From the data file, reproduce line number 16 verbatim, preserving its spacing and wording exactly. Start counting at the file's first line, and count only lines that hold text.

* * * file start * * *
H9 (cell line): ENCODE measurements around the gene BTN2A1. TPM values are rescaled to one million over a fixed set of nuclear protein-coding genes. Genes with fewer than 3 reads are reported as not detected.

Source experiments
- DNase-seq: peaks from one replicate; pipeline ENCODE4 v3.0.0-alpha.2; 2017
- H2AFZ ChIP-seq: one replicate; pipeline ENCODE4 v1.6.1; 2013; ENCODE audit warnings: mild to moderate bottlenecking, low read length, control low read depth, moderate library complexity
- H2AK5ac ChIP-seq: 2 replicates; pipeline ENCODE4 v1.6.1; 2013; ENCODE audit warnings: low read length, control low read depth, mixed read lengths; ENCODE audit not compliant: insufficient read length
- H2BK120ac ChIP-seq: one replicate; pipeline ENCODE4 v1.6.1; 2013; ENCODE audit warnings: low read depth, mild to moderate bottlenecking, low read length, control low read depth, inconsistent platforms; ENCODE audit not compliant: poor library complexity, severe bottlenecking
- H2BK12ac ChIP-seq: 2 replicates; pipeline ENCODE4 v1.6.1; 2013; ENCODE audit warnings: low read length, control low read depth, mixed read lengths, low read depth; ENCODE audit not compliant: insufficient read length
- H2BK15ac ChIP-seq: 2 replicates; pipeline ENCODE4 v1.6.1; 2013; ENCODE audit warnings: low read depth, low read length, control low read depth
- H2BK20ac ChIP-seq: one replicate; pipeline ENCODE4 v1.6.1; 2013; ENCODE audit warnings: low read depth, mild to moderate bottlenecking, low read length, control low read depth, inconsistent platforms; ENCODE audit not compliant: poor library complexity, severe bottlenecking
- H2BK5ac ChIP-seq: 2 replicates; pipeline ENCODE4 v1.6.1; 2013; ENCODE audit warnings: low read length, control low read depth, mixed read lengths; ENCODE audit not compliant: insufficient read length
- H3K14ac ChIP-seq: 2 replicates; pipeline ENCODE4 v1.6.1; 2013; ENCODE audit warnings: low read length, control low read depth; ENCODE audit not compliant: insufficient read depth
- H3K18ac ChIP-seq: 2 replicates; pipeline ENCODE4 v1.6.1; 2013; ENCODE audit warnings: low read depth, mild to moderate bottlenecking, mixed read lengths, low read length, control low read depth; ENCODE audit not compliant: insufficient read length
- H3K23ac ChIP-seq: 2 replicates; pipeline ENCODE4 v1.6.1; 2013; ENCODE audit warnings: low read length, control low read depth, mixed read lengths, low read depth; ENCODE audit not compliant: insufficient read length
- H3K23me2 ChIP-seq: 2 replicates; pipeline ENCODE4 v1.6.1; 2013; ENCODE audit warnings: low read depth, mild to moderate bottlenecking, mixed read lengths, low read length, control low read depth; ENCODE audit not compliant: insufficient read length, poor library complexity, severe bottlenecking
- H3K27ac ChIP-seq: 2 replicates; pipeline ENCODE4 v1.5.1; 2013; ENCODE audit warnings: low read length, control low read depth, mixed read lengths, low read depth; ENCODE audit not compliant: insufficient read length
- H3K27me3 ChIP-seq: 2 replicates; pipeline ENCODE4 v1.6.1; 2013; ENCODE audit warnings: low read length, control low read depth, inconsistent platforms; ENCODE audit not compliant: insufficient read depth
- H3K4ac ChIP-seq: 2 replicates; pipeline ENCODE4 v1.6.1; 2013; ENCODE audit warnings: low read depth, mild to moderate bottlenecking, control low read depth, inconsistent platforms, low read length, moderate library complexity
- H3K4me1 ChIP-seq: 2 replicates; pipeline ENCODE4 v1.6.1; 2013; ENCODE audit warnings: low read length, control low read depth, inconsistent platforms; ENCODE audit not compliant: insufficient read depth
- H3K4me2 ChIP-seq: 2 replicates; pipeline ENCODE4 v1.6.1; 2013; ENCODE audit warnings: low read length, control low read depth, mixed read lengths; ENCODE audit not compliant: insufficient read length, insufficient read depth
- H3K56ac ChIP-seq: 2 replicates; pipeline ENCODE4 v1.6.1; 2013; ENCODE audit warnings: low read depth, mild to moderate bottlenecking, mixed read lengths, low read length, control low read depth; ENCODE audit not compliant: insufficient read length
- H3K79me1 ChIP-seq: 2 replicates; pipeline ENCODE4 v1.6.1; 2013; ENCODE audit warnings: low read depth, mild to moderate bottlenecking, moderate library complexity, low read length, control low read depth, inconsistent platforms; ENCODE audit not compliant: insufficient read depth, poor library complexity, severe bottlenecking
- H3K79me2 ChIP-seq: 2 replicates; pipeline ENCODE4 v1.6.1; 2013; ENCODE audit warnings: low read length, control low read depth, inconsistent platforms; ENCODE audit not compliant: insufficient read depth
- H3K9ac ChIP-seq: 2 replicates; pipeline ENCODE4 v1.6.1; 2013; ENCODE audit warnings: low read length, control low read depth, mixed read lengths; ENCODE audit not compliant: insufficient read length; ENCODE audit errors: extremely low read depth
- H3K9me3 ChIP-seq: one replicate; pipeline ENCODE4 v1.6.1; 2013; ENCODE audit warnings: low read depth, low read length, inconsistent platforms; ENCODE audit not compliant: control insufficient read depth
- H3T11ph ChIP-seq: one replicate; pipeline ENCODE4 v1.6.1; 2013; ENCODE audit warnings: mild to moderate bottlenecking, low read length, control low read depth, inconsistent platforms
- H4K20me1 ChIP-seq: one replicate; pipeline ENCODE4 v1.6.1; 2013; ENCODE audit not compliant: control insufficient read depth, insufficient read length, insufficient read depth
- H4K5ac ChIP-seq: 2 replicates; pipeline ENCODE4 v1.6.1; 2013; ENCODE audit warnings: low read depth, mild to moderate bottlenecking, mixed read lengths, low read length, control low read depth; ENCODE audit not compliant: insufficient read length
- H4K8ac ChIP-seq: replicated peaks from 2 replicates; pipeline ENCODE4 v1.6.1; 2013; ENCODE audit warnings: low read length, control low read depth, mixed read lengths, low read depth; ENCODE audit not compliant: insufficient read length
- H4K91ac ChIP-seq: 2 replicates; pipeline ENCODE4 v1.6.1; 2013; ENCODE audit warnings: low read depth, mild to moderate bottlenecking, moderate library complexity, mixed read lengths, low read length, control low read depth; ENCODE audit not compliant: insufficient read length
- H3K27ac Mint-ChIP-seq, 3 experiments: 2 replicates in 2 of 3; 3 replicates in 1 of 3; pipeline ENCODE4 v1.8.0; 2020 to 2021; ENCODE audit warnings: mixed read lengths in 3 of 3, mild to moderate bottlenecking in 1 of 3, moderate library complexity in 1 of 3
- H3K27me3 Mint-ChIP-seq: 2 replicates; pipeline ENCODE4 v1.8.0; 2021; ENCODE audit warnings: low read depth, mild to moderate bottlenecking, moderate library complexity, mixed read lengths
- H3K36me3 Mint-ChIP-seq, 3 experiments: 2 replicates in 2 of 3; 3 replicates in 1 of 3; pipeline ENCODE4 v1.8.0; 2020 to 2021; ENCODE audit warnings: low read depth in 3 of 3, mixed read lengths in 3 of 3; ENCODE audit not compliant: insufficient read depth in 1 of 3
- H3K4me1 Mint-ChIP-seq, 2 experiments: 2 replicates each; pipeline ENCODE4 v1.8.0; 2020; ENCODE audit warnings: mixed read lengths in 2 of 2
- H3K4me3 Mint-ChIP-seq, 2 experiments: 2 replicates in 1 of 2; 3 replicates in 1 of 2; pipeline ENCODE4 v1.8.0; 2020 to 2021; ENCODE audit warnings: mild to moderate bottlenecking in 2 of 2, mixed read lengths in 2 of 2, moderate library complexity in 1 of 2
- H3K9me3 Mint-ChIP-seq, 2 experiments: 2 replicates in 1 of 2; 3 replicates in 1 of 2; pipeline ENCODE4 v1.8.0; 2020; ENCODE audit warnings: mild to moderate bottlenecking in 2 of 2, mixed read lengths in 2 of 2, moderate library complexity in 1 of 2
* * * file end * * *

- H3K27me3 ChIP-seq: 2 replicates; pipeline ENCODE4 v1.6.1; 2013; ENCODE audit warnings: low read length, control low read depth, inconsistent platforms; ENCODE audit not compliant: insufficient read depth